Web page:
Though we think people give it a little too much credit, the classic Philly row home has proven to be a timeless architectural choice in our fair town. Throw up some bricks, some stone lintels, and a cornice, and you probably won't win any design awards but nobody will complain either. It's with bay windows, sometimes innocuous and often beautiful in hundred-year-old homes, that modern architects seem to have a little more trouble. We've studied this phenomenon in both Graduate Hospital and Northern Liberties, heaping praise where it's due and dishing out criticism perhaps a little more frequently.
Just when we thought we'd seen it all, we came upon 2315 Coral St. in East Kensington. What a wonderful feeling to be reminded that there's always something new and different out there!
This property is currently listed on the market for just under $315K. The home has about 1,800 sqft of living space, spread over 3 bedrooms and 2.5 bathrooms. Hardwood floors, granite countertops, stainless steel appliances etc are also mentioned in the listing for this home, which replaces a long vacant lot.
Gosh, this is soooo embarrassing. Turns out, it isn't three quadplexes going up here. It's four quadplexes! All are being built by the same developer, ZMA One LLC, and the apartments are now for rent, despite the fact that the buildings are still not finished.
Our big regret at this time is that we still don't know the finish or the color for the bay windows for these new buildings. As you can see looking at the rest of the block, there's a combination of shiny metallic and a rainbow theme that makes the new construction here look a little different than some other boring new student housing you might find around the neighborhood.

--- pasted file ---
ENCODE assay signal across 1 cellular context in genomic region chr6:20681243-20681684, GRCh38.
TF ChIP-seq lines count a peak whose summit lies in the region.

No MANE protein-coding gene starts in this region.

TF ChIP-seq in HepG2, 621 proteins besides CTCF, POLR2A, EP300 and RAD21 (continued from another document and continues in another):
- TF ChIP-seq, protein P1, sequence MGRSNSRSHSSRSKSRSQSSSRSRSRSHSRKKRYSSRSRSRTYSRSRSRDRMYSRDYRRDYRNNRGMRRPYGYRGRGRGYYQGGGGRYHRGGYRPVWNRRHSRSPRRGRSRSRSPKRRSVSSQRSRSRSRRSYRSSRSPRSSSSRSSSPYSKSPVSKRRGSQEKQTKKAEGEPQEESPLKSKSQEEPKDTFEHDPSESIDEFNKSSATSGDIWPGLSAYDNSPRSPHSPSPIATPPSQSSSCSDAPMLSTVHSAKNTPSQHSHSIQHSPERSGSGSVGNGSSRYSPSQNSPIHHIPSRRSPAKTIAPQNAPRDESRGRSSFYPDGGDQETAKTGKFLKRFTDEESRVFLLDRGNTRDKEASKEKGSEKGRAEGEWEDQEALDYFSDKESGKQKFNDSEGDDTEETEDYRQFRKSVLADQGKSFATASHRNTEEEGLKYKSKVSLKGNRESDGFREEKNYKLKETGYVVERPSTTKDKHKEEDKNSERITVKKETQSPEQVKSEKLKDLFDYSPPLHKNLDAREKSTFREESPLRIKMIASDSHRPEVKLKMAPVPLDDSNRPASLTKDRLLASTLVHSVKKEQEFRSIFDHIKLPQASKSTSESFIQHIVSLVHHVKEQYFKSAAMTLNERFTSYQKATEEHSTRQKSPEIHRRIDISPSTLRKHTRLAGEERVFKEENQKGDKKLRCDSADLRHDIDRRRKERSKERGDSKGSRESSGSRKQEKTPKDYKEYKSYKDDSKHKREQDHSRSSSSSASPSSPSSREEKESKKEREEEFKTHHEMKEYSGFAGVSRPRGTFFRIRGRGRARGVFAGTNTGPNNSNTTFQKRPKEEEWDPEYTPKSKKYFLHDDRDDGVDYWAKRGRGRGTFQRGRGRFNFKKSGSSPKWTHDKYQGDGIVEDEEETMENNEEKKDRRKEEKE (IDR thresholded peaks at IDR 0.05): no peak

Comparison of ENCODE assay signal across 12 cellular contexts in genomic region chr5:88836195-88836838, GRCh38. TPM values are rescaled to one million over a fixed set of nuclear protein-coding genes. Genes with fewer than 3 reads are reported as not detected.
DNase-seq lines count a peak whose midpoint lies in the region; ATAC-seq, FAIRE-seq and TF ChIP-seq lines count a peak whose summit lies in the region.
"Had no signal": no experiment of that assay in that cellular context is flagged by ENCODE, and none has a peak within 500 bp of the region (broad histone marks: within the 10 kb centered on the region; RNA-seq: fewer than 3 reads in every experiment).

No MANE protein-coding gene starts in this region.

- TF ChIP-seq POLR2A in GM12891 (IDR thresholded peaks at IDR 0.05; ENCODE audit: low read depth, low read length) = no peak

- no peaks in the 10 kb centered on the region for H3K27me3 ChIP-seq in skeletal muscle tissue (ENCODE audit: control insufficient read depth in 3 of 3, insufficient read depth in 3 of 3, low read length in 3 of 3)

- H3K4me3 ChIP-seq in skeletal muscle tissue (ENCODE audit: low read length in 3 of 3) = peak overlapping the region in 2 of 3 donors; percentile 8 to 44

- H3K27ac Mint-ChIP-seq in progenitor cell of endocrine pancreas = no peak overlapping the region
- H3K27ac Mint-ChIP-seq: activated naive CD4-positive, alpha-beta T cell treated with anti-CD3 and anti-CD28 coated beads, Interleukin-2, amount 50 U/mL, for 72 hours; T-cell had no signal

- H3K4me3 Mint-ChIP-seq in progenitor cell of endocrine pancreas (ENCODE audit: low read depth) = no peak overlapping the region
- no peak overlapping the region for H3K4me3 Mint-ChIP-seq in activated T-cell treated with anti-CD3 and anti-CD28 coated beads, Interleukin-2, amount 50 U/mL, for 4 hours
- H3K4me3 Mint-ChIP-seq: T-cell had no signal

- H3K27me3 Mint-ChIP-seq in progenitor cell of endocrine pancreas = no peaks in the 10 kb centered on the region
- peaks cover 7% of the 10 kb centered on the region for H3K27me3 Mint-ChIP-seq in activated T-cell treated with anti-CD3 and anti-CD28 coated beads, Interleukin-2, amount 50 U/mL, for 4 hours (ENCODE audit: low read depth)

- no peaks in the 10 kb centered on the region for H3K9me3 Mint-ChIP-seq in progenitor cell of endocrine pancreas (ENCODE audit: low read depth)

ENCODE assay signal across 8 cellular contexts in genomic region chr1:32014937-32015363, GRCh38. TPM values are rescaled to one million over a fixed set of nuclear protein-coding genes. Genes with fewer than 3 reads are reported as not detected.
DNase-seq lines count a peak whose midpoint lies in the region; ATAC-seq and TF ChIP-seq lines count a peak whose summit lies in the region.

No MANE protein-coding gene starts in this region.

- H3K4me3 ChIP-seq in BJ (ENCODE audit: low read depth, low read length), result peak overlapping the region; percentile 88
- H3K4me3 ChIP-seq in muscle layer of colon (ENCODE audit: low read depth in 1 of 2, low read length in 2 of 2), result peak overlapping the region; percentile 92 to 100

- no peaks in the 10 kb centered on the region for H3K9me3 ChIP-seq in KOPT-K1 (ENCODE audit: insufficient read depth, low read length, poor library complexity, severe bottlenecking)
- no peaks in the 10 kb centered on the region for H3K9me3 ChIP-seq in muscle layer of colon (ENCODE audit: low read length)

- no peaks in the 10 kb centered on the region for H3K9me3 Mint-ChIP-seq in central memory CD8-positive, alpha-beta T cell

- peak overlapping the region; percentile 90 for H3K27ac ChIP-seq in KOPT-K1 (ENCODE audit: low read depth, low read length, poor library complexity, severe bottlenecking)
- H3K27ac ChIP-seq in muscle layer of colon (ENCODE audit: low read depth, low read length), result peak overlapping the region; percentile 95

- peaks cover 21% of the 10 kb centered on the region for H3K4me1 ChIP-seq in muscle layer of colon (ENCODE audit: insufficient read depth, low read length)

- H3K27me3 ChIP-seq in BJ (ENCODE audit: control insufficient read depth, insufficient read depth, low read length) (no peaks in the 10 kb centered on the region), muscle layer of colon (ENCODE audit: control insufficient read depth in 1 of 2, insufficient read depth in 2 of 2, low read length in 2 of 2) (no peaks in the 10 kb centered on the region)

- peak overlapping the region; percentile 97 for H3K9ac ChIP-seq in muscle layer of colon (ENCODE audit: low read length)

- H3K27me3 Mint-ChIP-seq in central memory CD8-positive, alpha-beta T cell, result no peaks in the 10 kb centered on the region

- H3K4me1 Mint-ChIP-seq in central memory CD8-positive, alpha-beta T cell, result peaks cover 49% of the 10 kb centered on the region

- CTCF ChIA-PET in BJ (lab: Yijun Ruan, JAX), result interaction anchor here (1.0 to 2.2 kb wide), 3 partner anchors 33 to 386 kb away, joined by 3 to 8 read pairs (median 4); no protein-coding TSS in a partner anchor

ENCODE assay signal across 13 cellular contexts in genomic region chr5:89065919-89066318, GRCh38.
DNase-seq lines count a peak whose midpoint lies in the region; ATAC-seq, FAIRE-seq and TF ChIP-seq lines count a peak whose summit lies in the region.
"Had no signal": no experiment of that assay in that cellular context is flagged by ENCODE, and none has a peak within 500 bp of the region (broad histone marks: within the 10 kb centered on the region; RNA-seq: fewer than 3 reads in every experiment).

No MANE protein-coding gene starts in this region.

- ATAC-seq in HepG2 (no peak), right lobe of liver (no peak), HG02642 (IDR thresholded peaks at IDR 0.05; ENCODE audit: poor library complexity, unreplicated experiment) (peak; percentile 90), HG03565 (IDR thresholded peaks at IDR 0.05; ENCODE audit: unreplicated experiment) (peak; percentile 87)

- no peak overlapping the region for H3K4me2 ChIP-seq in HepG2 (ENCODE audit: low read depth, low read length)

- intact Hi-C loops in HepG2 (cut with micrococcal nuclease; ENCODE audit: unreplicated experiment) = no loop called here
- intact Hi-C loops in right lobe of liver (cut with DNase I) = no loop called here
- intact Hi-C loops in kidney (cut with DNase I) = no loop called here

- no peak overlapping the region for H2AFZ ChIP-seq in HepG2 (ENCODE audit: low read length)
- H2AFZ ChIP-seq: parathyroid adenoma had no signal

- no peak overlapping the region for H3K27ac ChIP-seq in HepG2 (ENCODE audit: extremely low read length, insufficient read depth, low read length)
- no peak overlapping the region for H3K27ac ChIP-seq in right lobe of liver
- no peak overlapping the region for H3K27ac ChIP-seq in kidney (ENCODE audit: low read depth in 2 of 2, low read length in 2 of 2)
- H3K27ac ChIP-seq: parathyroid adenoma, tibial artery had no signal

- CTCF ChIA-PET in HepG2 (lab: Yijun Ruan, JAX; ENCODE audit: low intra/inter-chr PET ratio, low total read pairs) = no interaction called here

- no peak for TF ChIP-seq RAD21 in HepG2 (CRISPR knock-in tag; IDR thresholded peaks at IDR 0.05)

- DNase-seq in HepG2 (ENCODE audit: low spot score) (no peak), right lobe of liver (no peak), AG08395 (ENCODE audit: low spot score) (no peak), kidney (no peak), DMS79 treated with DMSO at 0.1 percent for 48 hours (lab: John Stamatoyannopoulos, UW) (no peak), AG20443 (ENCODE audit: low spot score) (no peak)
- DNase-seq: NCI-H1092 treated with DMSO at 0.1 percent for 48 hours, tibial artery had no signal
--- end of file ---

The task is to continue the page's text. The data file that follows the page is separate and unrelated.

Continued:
Though there are fewer and fewer spots to be found for new construction in the Graduate Hospital neighborhood, developers are slowly tracking down the remaining lots and building with aplomb. And with a paucity of vacant lots in this neighborhood, we're seeing an uptick of late in rehabs of existing three story buildings. Today, we have updates on two projects we've told you about in the past, and some new info about a project we just noticed nearby.
Today, we've learned about three new quadplexes coming to this block, but across the street. ZMA One LLC pulled permits for three new buildings at 1816-20 N 17th St. back in January, and it looks like things are getting underway.
A reader checked in the other day, and gave us the heads up that construction activity was stirring at 1014-16 S. 19th St., two long-vacant lots near Washington Avenue. Since no zoning notices had been posted, the reader was assuming that the construction was by right, but was concerned about aesthetics, considering the surroundings.
Taking a peek at the handy L&I Map, we were able to determine that two new homes are indeed on their way to this address, designed by Harman Deutsch. Fortunately, it seems that these homes will not be garage front homes, ensuring additional eyes on this street.
This project is just one more in a string of completed, ongoing, and upcoming residential developments on the southern end of this neighborhood. Much of the housing stock was seriously deteriorated 'round these parts as recently as a decade ago, and the developers have reinvented blocks at a time, many making some fairly regrettable architectural decisions in the process.